Prevalence of non-standard work

Over the past decade, the number of workers employed under non-standard arrangements has risen quite significantly, coupled with a relaxation of legislation governing employee dismissals in various countries [6]. Changing global employment trends, marked by increased calls for a ‘flexible workforce’ [10], have led to an increase in the number of temporary workers, including those on: part-time contracts, pseudo self-employment, subcontractors, and on-call contracts [11]. The European Commission in its Green Paper on modernising labour law highlighted that these non-standard forms of employment represented 25% of the workforce [12]. The 5th European Working Conditions Survey (EWCS) indicated that between 2007-2010, nearly a third of European workers experienced substantial restructuring or reorganisation at their workplace [13].

A recent ILO report highlighted that temporary employment has increased steadily in OECD countries since the 1980s: reaching 12% of overall paid employment in 2007, a noteworthy increase from 9.4% in 1985. While overall permanent wage employment increased by 21% in OECD countries during that period, temporary work for its part increased by 55%. However, as can be seen in Figure 2, the rise of temporary work, in contrast, was far more pronounced with an increase of 115%, as compared to 26% for overall employment. As a result, the share of temporary work in overall paid employment increased from 8.3 to 14.7%. During this period, temporary work represented 30% of all new paid jobs created during that period. As temporary work increased in Europe, its incidence was also increasingly viewed as “involuntary”, as workers would have preferred more permanent employment [1].

Figure 2: Growing prevalence of temporary work in OECD countries[1]

The data from the 5th EWCS also indicates that the proportion of workers on temporary or non-permanent contracts has risen over the last 20 years, from 10% in the EC-12 in 1991 to 14% of the EU-27 employees in 2010. While precarious employment is found throughout the EU Member States, it more common in some Member States in Southern and Eastern Europe than others in Western and Northern Europe. Also it is more common amongst working women than men (see Table 1) [13].

Table 1: Key labour market indicators in Europe in 2010 (%) [13]

Most affected workers

Some groups of workers are more vulnerable, because they are more likely than the general population to be employed in precarious work or non-standard contracts. Young, female and migrant workers are overrepresented amongst temporary workers; which means that they are more exposed to the psychosocial risks associated with temporary work [7] [8] [11].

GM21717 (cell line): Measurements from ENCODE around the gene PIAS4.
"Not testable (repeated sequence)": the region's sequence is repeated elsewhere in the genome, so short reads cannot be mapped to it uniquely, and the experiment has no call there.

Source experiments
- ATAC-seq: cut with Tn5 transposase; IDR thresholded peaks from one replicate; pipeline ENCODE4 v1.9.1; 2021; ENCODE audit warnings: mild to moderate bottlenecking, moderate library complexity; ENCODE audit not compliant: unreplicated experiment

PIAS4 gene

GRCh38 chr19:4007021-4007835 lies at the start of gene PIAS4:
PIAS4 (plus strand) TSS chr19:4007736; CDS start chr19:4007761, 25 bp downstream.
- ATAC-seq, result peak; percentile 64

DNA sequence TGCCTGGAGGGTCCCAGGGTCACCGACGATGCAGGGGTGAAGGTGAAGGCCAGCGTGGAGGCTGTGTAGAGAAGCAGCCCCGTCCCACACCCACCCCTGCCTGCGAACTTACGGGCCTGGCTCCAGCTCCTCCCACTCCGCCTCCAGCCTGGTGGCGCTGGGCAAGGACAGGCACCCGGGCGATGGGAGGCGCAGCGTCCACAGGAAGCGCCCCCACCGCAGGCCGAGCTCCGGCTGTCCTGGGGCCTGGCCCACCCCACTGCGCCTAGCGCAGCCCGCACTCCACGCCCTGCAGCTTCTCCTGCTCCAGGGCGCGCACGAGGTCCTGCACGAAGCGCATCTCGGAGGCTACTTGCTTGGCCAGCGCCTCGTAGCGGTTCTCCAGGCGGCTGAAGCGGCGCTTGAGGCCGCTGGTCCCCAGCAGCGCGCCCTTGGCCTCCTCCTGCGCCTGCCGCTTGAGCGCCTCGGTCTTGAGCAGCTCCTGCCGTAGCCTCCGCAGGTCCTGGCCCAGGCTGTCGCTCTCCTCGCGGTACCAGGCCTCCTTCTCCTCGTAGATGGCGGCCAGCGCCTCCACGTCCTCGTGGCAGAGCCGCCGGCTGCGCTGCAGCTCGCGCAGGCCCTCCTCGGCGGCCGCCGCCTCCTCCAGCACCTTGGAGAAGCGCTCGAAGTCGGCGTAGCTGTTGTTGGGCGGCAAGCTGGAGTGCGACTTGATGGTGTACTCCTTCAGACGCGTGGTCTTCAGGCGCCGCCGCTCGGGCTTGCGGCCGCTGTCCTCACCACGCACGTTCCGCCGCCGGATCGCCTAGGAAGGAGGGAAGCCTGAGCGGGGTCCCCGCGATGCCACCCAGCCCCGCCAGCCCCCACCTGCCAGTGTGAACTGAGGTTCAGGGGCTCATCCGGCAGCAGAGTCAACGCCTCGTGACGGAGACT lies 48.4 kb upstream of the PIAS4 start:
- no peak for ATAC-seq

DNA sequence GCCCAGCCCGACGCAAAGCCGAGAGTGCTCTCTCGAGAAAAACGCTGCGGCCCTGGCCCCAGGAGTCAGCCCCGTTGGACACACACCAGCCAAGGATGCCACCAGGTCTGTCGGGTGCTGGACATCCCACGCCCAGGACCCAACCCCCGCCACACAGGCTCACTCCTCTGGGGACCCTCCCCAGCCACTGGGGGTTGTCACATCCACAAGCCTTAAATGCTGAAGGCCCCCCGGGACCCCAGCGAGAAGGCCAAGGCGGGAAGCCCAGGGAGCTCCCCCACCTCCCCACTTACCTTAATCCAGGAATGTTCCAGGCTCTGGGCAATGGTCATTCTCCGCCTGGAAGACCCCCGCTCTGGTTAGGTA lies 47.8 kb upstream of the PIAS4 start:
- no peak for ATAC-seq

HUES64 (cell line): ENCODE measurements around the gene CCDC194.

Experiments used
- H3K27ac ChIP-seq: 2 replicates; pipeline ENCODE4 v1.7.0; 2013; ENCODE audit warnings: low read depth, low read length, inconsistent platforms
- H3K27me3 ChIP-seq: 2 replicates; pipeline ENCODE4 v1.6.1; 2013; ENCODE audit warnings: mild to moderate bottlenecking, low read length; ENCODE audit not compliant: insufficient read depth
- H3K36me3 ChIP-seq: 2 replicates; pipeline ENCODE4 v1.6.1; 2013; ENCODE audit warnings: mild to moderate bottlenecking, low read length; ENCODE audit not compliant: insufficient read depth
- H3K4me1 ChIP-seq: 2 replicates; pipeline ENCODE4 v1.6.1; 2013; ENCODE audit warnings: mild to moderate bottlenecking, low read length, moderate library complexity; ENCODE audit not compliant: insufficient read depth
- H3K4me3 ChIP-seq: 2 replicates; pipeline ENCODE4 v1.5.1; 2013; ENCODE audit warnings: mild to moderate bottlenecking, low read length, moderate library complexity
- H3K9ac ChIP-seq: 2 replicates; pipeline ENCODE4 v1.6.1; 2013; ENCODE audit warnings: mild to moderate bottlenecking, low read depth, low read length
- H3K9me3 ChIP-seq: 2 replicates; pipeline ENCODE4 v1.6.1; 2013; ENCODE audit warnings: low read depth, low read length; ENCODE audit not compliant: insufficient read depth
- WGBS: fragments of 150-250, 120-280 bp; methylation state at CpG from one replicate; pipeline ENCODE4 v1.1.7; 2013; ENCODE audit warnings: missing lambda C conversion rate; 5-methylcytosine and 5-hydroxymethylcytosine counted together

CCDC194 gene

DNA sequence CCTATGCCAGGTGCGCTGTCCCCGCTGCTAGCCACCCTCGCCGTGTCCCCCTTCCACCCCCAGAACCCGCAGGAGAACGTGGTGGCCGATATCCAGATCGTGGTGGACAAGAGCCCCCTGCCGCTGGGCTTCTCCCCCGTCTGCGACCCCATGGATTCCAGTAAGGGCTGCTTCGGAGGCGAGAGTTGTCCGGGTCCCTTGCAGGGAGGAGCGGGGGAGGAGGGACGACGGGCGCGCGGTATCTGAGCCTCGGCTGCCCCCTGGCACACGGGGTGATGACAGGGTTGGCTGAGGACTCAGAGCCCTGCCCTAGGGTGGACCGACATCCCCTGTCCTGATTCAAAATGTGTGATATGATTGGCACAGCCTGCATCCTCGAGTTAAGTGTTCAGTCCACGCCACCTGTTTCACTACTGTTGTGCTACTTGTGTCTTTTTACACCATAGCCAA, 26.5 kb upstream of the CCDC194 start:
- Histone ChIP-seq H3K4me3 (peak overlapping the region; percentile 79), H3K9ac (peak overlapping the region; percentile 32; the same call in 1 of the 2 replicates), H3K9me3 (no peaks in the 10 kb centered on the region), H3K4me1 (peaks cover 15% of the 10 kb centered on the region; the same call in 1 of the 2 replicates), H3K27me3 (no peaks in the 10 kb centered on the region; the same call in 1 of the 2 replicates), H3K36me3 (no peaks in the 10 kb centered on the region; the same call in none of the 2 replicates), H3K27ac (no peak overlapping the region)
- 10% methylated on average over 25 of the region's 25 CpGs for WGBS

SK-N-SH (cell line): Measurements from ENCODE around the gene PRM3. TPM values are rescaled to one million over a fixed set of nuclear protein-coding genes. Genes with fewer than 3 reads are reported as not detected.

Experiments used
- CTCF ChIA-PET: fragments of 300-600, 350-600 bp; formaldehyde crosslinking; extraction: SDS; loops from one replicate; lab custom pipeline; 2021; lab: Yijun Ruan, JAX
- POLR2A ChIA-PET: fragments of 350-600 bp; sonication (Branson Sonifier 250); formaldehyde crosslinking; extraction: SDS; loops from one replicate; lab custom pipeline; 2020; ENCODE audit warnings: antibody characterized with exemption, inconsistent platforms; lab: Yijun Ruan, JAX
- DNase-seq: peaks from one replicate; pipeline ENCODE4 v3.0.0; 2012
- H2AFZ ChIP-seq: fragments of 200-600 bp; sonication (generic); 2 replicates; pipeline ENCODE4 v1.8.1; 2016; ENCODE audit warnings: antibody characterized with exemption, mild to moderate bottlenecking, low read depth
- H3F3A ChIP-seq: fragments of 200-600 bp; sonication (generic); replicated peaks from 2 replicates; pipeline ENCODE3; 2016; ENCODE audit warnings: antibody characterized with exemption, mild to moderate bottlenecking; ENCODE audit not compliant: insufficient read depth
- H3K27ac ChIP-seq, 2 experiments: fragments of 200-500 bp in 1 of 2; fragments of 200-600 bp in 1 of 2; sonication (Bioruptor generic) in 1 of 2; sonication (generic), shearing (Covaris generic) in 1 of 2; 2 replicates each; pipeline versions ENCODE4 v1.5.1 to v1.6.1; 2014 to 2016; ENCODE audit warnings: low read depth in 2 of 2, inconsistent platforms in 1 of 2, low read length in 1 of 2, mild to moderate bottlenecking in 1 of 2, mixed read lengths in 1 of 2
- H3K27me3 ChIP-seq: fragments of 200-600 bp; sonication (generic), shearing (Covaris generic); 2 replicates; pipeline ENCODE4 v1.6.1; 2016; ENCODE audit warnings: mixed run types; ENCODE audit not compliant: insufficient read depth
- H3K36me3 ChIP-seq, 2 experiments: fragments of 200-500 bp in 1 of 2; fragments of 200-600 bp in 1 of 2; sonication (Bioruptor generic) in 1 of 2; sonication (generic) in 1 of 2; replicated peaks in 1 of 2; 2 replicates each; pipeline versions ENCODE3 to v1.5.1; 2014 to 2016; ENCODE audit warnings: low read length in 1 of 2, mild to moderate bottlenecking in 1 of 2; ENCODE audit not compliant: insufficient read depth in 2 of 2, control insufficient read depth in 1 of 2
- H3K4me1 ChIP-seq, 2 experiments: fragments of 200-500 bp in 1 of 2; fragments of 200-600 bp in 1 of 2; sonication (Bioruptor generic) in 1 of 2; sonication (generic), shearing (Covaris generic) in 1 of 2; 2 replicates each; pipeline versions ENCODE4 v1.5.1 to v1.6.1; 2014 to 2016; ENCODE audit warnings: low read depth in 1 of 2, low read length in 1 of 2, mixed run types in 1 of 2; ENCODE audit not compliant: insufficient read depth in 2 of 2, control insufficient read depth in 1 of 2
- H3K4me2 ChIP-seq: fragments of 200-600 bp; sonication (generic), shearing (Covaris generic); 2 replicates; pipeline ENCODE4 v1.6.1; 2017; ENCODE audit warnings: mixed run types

The evidence suggests that women work slightly more often under temporary contract than men do. In 2005, 15% of women and 14% of men had a temporary job in all EU-25 countries. There are, however, differences when data is aggregated at the national level. For example, in 2005, temporary work was more prevalent amongst women in: Cyprus (19% women vs. 9% men), Finland (20% women vs. 13% men), and Italy (15% women vs. 10% men). However, amongst men temporary work was more prevalent in: Latvia (11% men vs. 6% women), and Lithuania (8% men vs. 4% women) [7]. Data from the 5th EWCS in 2010 indicates a rise in temporary work, where 22% of women and 18% in EU-27 counties work on temporary contracts. The data also indicates that more women than men hold part-time jobs (31.9% for women compared to 8.7% for men); and more young, disabled and migrant workers hold part time jobs in comparison to the general population [13].

In many countries temporary contracts are more prevalent among migrant workers than among national employees [14]. A review carried out by the European Agency for Safety and Health at Work on migrant workers [15] indicates that these workers often have part-time jobs with high work uncertainty, low wages and poor working conditions. Temporary work is also widespread among young employees (which is, to the same extent, related to training and probation periods). Statistics show that, in 2005, over 30% of workers under the age of 30 were employed on temporary contracts, in comparison to 12% in the total working population in the EU-25 [16], while in 2010, the number of workers under 30 employed on temporary contracts increased to nearly 40% as compared to 21% in the total working population in the EU-27 [13].

Most affected sectors

Precarious or non-standard employment is more common in some sectors than others. For example, the 4th EWCS [17] showed that (in 31 European countries) temporary or agency contracts were the most prevalent forms of contracts in hotels and restaurants (21%), education (15%), health care (15%), the wholesale and retail trade (14%), and followed by the construction and agricultural sectors. It is important to note that a larger proportion of young, migrant and female workers are employed in the hotel and restaurant, education, and wholesale and retail sectors; which are associated with a high level of precarious employment [7]. The same findings were reported in the more recent 5th EWCS, where the results further highlighted that low-skilled work tends to be more precarious in nature; and lower skilled manual workers are typically more worried about losing their job and less confident about finding another job than clerical workers [13].